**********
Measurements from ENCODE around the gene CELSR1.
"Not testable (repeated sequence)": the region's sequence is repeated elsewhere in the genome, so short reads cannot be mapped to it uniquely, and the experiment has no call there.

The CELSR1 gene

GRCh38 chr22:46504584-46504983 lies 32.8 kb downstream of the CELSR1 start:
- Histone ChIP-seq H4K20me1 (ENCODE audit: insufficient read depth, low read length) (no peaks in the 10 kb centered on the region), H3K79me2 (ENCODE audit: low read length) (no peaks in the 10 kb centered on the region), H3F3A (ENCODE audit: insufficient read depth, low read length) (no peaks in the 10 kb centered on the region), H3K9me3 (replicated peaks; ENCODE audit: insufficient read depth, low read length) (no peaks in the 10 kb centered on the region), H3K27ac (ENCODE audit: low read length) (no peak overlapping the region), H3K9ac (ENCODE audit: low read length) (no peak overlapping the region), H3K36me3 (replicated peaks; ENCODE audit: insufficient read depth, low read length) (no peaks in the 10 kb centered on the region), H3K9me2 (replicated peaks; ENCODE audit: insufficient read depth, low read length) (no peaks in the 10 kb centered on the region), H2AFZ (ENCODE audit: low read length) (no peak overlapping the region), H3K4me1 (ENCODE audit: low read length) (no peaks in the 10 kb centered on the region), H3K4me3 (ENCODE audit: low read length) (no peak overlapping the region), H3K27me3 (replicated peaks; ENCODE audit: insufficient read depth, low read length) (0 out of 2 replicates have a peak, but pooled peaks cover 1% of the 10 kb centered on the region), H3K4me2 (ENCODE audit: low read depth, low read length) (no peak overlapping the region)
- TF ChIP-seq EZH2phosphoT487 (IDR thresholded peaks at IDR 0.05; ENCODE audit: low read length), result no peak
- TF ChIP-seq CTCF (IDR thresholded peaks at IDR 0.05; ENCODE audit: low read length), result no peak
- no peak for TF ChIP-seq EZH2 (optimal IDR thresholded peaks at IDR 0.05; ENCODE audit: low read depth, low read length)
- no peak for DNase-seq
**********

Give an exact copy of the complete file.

Measurements from ENCODE around the gene CELSR1.
"Not testable (repeated sequence)": the region's sequence is repeated elsewhere in the genome, so short reads cannot be mapped to it uniquely, and the experiment has no call there.

The CELSR1 gene

GRCh38 chr22:46504584-46504983 lies 32.8 kb downstream of the CELSR1 start:
- Histone ChIP-seq H4K20me1 (ENCODE audit: insufficient read depth, low read length) (no peaks in the 10 kb centered on the region), H3K79me2 (ENCODE audit: low read length) (no peaks in the 10 kb centered on the region), H3F3A (ENCODE audit: insufficient read depth, low read length) (no peaks in the 10 kb centered on the region), H3K9me3 (replicated peaks; ENCODE audit: insufficient read depth, low read length) (no peaks in the 10 kb centered on the region), H3K27ac (ENCODE audit: low read length) (no peak overlapping the region), H3K9ac (ENCODE audit: low read length) (no peak overlapping the region), H3K36me3 (replicated peaks; ENCODE audit: insufficient read depth, low read length) (no peaks in the 10 kb centered on the region), H3K9me2 (replicated peaks; ENCODE audit: insufficient read depth, low read length) (no peaks in the 10 kb centered on the region), H2AFZ (ENCODE audit: low read length) (no peak overlapping the region), H3K4me1 (ENCODE audit: low read length) (no peaks in the 10 kb centered on the region), H3K4me3 (ENCODE audit: low read length) (no peak overlapping the region), H3K27me3 (replicated peaks; ENCODE audit: insufficient read depth, low read length) (0 out of 2 replicates have a peak, but pooled peaks cover 1% of the 10 kb centered on the region), H3K4me2 (ENCODE audit: low read depth, low read length) (no peak overlapping the region)
- TF ChIP-seq EZH2phosphoT487 (IDR thresholded peaks at IDR 0.05; ENCODE audit: low read length), result no peak
- TF ChIP-seq CTCF (IDR thresholded peaks at IDR 0.05; ENCODE audit: low read length), result no peak
- no peak for TF ChIP-seq EZH2 (optimal IDR thresholded peaks at IDR 0.05; ENCODE audit: low read depth, low read length)
- no peak for DNase-seq